“The prisoner has furnished the name Mohamed Singh AZAD which is a co-ordination of the Mohamedan and Hindu Faiths.” Police inspector D. D. Swain wrote this in the chargesheet prepared on 16 March 1940, for the assassin of Former Lt. Governor of Punjab, Michael O’Dwyer.
The life of Mohamed Singh Azad, born Udham Singh, has still not been explored beyond the killing of O’Dwyer. Harshvardhan Tripathy and Prabal Saran argue that his last act, the assassination of O’Dwyer, has invisibilized his political activism and ideology which led to the assassination.
They write, “In all these imaginations, however, Udham Singh’s deed remains front and center, over-determining the interpretation of the man. But Singh’s heroic act was only the culmination of an intense ideological and political career, one that covered four continents and involved at least two remarkable organizations: the Ghadar Party and the London-based Indian Workers Association.”
Azad, born on 26 December 1899, served in the British Army during the First World War. After the war was over, Jallianwala Bagh Massacre drew him close to the Ghadar Party revolutionaries and he traveled to the USA and returned to preach nationalism among Indians. In 1927, he was arrested and jailed for five years. It was destiny that he was lodged in the same prison as Bhagat Singh, which further inspired him to sacrifice himself.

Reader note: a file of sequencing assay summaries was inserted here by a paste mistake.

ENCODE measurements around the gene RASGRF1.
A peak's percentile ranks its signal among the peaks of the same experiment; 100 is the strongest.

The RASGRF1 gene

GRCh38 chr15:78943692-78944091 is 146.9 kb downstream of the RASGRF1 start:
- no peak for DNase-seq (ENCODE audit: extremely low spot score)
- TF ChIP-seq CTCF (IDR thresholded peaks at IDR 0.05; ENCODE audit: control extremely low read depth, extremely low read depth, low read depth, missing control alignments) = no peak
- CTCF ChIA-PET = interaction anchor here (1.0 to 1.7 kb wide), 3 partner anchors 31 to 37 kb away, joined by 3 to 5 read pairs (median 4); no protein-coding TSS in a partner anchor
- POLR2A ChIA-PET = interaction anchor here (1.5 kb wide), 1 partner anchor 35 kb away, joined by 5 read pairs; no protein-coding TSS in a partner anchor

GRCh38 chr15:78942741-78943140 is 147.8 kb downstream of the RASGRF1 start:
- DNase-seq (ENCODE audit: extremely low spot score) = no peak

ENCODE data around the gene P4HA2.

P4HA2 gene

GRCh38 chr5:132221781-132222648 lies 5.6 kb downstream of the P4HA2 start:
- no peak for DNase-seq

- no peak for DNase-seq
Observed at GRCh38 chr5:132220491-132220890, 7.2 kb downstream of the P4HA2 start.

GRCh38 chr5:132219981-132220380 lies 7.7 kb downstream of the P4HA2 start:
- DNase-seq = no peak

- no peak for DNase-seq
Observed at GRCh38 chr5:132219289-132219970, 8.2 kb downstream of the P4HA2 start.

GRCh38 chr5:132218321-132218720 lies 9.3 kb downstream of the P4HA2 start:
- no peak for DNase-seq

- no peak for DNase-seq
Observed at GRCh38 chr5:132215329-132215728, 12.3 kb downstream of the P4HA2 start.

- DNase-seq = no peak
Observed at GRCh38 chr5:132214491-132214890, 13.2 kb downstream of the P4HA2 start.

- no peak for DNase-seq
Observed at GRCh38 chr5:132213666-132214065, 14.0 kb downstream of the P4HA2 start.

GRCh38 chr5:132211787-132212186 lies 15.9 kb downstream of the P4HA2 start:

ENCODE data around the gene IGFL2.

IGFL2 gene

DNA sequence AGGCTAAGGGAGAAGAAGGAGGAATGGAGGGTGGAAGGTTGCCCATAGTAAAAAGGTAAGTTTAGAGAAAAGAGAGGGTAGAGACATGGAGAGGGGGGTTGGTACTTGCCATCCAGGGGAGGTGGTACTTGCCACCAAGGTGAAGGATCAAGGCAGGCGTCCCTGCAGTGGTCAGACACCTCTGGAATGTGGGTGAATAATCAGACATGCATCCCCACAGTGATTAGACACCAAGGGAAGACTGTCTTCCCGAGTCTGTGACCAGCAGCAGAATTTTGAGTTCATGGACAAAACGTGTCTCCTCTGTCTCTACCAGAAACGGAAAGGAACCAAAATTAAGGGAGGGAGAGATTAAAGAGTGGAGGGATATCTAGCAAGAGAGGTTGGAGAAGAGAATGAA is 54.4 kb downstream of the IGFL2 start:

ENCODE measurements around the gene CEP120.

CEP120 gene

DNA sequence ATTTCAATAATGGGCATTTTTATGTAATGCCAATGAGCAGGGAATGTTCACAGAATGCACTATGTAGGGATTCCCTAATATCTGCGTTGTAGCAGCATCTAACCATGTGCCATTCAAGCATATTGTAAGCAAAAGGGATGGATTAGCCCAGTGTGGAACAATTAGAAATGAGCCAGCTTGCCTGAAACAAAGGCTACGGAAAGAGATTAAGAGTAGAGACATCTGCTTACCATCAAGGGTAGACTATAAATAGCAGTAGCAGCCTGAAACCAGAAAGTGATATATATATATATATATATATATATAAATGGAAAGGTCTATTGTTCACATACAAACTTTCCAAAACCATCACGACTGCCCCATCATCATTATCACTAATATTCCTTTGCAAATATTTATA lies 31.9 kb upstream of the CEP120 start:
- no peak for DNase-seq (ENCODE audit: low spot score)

Azad, on his release, traveled to Europe and campaigned widely for Ghadar Party. It must be kept in mind that one of the cornerstones of the Ghadar Party ideology was to unite Hindus, Muslims, and Sikhs. They also believed in violence as legitimate means to secure freedom.
On 13 March 1940, he fired at Sir Michael O’Dwyer, Lord Zetland, Secretary of State and former Governor of Bengal, Lord Lamington, former Governor of Bombay, and Sir Louis Dane, a former Lieutenant-Governor of Punjab. While O’Dwyer got killed others were lucky.
It is a commonly held misconception that Azad, or Udham Singh, aimed to kill only O’Dwyer to avenge the killings at Jallianwala. He was, in fact, a revolutionary who wanted to send a message to the British Empire. On his arrest, one of the first questions he asked the police was, “Is Zetland dead? He ought to be. I put two into him right there” (indicating with his hand the pit of his stomach on the left side).
The name chosen by him, Mohamed Singh Azad, was in resonance with the Ghadar Party ideology of Hindu, Muslim, and Sikh unity. When a police officer told him that they would call him Udham Singh, instead of Azad, he replied, “It makes no difference to me whatever. Do what you like but I still say I am Mohamed Singh”. The message was loud and clear. He did not belong to a caste, religion, region, or gender. He was an Indian. He was Azad (free) from prejudices. He was Azad from the imperial authority. He was the dream of every Indian revolutionary.
Source: Awaz The Voice